Croydon council this week unveiled a £20 million plan to get south Londoners on their bikes – and out of their cars.
Councillors voted to approve the strategy which will see three cycle highways – where cyclists are separated from other road users – radiating out from Croydon town centre.
The new plan also includes building cycle routes on less busy, residential streets, including from Thornton Heath to the town centre, bike racks, and public hire points. Councillors say the proposals will encourage more people to cycle.
Stuart King, cabinet member for transport and environment, said “the current situation in respect of cycling in the borough is less than ideal. We have a relatively low cycle ownership compared to many other boroughs.”
An analysis by Transport for London in 2016 revealed Croydon as the borough with the highest number of daily potentially trips that could be made by cycle. At present just 6,000 journeys are made by bike. TfL said that could rise to 400,000.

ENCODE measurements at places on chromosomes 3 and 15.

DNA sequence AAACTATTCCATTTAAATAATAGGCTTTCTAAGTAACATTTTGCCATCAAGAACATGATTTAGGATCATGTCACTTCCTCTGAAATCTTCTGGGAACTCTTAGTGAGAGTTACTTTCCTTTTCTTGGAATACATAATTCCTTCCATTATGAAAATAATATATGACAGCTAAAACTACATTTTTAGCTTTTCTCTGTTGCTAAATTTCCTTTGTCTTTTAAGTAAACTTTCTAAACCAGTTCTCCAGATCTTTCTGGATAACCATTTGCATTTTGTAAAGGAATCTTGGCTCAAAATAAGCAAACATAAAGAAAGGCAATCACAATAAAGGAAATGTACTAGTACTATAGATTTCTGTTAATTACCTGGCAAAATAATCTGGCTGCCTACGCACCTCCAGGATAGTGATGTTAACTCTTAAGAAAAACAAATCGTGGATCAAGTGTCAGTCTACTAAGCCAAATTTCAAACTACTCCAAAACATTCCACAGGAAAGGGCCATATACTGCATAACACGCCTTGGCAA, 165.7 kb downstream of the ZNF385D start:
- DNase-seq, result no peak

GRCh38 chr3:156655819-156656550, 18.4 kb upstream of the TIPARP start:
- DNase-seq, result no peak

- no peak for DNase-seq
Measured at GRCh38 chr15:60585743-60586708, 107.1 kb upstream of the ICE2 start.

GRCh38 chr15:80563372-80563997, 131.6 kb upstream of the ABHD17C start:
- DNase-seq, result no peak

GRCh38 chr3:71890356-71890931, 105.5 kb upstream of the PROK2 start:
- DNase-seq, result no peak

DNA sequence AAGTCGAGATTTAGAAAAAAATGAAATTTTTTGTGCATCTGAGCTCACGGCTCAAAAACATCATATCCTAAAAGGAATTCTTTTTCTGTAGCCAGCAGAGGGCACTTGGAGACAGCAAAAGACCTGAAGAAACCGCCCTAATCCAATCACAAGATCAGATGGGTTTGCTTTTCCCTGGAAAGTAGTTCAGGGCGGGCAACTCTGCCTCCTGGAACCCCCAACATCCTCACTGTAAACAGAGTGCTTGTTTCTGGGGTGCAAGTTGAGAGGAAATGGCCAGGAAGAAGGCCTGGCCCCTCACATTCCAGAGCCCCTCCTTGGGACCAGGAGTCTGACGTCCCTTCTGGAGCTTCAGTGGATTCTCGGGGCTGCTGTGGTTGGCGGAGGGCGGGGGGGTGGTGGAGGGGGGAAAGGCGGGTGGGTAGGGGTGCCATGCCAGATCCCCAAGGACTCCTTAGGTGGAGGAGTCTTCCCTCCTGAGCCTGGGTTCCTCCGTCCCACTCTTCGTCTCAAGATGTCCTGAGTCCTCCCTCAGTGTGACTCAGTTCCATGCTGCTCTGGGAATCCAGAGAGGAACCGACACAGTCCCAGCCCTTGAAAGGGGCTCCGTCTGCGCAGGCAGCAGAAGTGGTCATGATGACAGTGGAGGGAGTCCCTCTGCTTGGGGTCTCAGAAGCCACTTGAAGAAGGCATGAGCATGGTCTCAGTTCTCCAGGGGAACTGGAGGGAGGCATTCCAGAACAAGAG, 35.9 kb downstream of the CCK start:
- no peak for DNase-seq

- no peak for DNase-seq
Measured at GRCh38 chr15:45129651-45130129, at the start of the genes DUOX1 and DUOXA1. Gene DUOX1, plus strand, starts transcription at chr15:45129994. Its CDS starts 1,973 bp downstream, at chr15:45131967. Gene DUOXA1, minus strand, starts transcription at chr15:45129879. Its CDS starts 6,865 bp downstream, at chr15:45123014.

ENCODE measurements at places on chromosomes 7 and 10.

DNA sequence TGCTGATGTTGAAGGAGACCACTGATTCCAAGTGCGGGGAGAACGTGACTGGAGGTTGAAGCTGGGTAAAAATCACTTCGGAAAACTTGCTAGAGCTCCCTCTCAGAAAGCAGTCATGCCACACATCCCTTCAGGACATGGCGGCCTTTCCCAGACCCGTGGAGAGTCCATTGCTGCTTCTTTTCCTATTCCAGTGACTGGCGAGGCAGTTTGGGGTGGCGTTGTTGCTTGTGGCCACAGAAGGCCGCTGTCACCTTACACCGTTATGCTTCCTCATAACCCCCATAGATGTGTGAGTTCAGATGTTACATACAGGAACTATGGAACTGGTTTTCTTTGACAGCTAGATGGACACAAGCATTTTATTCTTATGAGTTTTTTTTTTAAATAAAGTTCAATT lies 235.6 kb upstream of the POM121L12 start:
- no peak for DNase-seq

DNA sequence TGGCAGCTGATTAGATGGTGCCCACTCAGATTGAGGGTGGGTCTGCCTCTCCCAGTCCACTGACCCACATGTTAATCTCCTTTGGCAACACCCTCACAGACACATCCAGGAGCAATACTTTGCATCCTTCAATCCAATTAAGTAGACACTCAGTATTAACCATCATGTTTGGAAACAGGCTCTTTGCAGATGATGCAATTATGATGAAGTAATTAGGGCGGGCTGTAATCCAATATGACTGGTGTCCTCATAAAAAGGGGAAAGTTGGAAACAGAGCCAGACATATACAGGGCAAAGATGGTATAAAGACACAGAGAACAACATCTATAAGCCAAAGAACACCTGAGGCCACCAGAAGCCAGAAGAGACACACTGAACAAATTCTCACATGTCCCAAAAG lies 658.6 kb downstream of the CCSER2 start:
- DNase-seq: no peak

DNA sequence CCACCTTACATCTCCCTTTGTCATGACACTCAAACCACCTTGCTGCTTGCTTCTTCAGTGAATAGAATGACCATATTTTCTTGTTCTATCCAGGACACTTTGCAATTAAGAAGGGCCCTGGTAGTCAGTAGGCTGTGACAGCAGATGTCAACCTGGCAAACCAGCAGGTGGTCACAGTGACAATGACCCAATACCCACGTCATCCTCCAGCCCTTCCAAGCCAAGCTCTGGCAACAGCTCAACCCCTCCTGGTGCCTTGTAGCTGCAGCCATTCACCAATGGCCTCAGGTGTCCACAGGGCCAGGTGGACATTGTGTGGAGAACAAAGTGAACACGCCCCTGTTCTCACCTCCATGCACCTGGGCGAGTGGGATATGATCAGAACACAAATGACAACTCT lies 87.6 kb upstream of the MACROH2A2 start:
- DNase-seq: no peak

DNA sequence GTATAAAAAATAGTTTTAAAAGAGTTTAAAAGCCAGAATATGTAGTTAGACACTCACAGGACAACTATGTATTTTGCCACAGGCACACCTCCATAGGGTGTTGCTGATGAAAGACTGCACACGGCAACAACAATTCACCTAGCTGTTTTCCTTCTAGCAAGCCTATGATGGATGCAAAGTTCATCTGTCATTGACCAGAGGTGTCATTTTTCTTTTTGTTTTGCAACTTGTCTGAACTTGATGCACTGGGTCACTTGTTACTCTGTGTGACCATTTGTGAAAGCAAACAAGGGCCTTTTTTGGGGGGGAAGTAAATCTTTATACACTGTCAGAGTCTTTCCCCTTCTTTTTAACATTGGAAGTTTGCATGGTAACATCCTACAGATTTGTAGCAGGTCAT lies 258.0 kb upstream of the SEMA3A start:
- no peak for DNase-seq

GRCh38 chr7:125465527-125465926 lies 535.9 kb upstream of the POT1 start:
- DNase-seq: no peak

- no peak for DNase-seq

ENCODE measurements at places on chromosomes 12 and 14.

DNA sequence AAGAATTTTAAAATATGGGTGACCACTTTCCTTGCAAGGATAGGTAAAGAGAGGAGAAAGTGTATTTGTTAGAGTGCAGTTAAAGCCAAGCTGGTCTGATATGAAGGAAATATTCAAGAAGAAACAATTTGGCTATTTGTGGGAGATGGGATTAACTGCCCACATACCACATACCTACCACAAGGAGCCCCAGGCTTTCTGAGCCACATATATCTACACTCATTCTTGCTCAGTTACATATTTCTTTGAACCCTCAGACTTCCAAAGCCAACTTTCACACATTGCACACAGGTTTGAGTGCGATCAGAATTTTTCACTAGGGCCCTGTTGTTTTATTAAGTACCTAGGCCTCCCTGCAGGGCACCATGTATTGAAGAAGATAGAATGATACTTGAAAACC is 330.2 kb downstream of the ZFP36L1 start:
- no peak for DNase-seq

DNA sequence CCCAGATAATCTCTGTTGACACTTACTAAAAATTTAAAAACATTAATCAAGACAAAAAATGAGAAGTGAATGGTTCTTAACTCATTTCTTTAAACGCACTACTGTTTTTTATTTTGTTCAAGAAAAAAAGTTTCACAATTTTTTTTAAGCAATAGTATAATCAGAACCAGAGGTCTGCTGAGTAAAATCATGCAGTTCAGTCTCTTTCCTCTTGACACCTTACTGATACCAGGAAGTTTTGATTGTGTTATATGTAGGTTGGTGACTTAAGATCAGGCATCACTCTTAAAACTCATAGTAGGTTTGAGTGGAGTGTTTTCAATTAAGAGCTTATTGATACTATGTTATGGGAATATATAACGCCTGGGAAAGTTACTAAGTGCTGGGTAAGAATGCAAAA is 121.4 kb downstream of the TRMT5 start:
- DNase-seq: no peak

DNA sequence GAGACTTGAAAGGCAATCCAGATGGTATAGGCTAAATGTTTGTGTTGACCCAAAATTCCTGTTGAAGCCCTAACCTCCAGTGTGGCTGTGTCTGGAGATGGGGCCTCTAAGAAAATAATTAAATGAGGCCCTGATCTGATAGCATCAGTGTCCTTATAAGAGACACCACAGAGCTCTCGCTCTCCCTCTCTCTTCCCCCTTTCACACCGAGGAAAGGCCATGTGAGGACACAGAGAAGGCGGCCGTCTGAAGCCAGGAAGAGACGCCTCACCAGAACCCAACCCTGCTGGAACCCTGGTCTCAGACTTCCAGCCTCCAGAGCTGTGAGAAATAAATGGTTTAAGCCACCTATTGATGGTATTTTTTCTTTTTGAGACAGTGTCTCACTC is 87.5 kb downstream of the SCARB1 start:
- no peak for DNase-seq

Croydon Cycling Campaign welcomed the plans, although they cautioned that pledges to raise the number of cycle trips made 20 years ago had not been met.
A spokesperson told ELL they “welcome the new cycling strategy and hope that unlike the previous one published in 1998, this replacement will make a real difference.”
The campaigners said if streets and road junctions are redesigned with easier and safer cycle measures, the more people will travel by bike, reducing pollution and congestion.
The plan also sees extra £205,000 of funding to build safer environments for children’s cycling and £135,000 for cycle training.
King said the council will put in place measures to make cycling easier, safer and more affordable.
“It isn’t about making people make a choice to get rid of the car and just cycle or walk. It’s actually about using the most appropriate means to get around.”